Our research specifically tests the effectiveness of behavioral interventions in motivating Gulf Arab youths to choose career disciplines which face skills shortages. We started with the working hypothesis that consideration of values in career choices would increase the number of high school and university students and recent graduates who chose or at least considered career paths with a labor supply need. This hypothesis was based on the assumption that respondents confronted with career choices in industries which face skills shortages would seek to align their value of contributing towards the development of their country with career choices that might lead to the resolution of labor market inefficiencies. We also tested more broadly whether better decisions, with regards to post-choice satisfaction, confidence, and fit with preferences, are made, as compared to when not prompted for ‘value-ranking.’ Based on international findings, youth in the Arab World would presumably be more satisfied with their career decisions when attribute value ranking is integrated into the career decision making process (Chernev, 2003).
The Unexpected Results of ‘Prompting for Value-Ranking’ in Career Choice
In contrast to predictions, our research shows that youth in the Gulf stick to more commonly chosen career disciplines rather than those which face skills shortages when prompted to rank career attribute values. Prompting for value ranking, therefore, seems to decrease the likelihood of Arab youths choosing career disciplines characterized by labor market gaps which are outside traditional career disciplines typically pursued by youth in the Gulf. This reverse influence of the ‘prompting for value’ intervention on career choices emphasizes how unfamiliar youth in the Gulf Arab World are to considering values when making career choices. From a practical perspective, the low availability of information on labor market gaps and disciplines with higher labor demand suggests a low awareness of career disciplines that would satisfy the desire to contribute towards national development by entering fields with significant labor market demand. These findings highlight information asymmetries regarding potential career disciplines that have the potential to satisfy attribute values resulting in the unintended consequence of higher adherence to traditional career options due to high social regard and reputation (Al Omran, 2012).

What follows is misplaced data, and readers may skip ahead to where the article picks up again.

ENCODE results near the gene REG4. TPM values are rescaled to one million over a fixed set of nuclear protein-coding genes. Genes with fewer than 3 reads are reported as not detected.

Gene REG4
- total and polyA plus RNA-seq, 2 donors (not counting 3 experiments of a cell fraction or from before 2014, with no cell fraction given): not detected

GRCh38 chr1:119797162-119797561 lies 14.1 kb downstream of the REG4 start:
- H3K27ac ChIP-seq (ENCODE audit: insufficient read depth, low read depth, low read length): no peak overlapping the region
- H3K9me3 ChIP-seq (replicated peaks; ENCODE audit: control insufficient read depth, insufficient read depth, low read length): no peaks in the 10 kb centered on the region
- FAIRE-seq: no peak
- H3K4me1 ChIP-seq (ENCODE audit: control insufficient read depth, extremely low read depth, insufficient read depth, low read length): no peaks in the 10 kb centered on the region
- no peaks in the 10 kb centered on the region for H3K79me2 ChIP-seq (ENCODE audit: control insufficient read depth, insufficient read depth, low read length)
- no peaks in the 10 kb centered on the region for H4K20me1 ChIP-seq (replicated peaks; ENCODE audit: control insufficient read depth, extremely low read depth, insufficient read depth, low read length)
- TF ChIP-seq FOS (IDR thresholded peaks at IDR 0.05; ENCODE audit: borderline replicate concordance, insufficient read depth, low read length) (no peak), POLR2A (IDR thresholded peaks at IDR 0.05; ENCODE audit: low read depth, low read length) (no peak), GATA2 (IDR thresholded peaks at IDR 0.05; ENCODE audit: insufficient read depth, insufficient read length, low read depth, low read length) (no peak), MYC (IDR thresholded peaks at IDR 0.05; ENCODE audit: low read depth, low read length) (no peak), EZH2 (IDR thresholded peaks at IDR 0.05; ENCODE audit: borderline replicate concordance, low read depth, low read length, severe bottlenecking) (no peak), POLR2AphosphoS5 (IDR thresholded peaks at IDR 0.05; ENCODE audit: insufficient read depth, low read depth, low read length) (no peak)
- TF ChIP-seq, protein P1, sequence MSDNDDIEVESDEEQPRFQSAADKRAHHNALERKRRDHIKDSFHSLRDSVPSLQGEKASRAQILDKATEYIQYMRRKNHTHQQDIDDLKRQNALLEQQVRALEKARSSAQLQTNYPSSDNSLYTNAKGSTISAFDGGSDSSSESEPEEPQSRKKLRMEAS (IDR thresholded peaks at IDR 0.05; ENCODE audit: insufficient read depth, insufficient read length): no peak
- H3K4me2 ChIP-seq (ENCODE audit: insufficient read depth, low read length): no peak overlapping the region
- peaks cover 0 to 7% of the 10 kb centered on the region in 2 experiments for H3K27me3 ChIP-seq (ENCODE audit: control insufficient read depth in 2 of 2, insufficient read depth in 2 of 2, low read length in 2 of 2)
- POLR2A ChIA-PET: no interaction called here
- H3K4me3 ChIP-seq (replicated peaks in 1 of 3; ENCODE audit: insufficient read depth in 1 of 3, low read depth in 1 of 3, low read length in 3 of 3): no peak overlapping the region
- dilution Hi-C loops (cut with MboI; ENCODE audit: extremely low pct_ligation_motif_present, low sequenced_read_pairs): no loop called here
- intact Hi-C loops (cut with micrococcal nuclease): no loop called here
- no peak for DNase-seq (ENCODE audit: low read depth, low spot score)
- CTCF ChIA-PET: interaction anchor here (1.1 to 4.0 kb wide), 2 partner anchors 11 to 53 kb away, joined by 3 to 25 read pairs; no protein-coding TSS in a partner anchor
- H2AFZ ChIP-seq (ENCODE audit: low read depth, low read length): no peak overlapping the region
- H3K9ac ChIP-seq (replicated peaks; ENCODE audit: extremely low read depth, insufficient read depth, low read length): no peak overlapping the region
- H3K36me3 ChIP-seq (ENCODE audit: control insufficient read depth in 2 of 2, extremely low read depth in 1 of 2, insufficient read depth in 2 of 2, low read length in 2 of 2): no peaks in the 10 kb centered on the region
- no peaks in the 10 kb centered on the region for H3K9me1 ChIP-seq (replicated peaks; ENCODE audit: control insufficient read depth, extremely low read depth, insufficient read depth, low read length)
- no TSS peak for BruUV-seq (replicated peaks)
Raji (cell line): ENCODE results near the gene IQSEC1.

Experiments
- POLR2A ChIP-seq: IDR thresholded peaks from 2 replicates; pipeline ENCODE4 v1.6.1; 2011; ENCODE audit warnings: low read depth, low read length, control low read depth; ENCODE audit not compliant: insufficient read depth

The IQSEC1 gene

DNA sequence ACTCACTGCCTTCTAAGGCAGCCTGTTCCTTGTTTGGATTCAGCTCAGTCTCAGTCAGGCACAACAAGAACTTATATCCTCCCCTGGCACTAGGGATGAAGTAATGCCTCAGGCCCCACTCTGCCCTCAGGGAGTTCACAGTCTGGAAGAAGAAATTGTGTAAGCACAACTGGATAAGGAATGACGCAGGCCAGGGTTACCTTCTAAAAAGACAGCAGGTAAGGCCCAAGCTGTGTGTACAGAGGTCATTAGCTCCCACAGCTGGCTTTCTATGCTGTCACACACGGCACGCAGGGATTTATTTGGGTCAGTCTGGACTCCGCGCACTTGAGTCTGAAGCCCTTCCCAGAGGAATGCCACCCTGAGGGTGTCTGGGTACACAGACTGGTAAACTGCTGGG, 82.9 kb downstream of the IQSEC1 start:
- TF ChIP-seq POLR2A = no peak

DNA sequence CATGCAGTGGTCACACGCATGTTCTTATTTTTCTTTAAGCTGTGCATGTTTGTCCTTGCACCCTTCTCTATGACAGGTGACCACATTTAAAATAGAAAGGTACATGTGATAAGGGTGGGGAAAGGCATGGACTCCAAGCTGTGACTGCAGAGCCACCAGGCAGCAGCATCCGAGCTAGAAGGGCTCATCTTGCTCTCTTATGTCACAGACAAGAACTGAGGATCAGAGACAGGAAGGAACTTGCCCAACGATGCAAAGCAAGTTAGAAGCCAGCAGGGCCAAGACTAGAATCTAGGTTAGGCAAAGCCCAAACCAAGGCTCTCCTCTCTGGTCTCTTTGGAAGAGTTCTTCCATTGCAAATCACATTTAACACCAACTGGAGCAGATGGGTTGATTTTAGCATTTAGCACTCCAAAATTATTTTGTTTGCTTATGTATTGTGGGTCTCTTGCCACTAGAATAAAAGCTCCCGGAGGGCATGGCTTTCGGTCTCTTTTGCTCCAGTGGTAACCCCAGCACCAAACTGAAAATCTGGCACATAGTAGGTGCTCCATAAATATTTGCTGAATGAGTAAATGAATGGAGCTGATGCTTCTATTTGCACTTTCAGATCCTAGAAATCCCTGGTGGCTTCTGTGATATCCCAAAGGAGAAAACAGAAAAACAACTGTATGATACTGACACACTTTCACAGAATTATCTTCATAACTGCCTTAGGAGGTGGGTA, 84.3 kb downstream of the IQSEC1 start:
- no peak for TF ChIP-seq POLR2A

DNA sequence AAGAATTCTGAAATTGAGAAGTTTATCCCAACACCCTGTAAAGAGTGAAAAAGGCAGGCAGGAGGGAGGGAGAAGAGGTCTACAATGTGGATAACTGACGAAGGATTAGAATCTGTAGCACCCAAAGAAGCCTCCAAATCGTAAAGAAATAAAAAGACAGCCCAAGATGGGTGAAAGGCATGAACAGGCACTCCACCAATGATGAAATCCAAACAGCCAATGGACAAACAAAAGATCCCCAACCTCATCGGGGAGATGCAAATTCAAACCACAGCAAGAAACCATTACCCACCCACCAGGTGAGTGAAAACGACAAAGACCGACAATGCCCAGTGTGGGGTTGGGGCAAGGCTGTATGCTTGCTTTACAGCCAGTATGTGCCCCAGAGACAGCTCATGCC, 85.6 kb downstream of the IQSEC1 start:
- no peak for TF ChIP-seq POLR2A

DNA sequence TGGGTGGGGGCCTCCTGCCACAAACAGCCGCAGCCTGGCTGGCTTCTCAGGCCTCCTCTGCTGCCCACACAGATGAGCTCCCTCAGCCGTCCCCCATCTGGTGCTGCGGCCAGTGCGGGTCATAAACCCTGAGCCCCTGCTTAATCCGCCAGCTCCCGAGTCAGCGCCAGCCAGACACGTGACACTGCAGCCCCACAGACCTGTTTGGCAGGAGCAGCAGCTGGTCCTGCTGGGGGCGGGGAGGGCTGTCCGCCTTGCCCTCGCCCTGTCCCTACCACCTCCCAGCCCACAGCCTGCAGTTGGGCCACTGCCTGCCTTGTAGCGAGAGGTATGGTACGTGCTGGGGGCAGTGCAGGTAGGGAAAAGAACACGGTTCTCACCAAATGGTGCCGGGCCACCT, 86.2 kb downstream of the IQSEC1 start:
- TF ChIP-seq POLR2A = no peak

Our results also illustrate an indifference in subjective measures of decision quality (satisfaction, confidence and perceived fit with preferences) when a behavioral intervention was integrated and when not. This is a potential indicator of the inapplicability of behavioral interventions in the Gulf Arab World due to students being unaccustomed to considering values when making career decisions, a finding that has also been demonstrated in previous research in the Arab World (IFC, 2011).
Potential solutions: In whose hands?
Our results highlight the ineffectiveness of behavioral interventions due to an absence of consideration of values and solid information in career choices of youth in the Gulf Arab World. The use of behavioral interventions depends on the assumption that decision makers have a certain degree of knowledge or awareness that would enable decision makers to ‘spot’ the best choice outcome. This knowledge of what particular occupations will be in demand seems to be absent in the Gulf Arab region (Fasolo and Bonini, 2010). Addressing the lack of research and statistical information on labor market gaps and attribute values and features of career disciplines with labor demands is critical for youth in the Gulf Arab World to make more informed career choices that would benefit the labor market (IFC, 2011).
Moreover, the effect of myths that some occupations are ‘better’ or ‘inferior’ than others seem to be overriding an interest or consideration of labor market gaps and labor demands of certain disciplines. Therefore, despite the need for better information on labor market gaps in the Gulf Arab region, the power of word of mouth in shaping reputations of career disciplines in Arab societies could potentially override the influence of prompting for value ranking even with higher availability of information in the Arab World (Yousef, 2004; IFC, 2011). Given our evidence, the Gulf Arab World should focus on better information and awareness of prerequisite conditions (i.e. attribute values of career disciplines and labor market gaps) to enable youth to make more informed career decisions consistent with economic development ambitions.
Khamael Al Safi
Khamael Al Safi specializes in the analysis and design of innovative organizational practices, and the development of tools and approaches for the governance of organizations and markets. Khamael has worked for the people and knowledge development functions of several organizations specialized in financial services, non-profit education and media and publishing. She has a particular interest in the role of behavioral decision making in human and organizational development and has focused her recent research on career choices of youth in the Gulf Arab world. She is a recent graduate of the London School of Economics where she studied for a MSc in Organisations and Governance.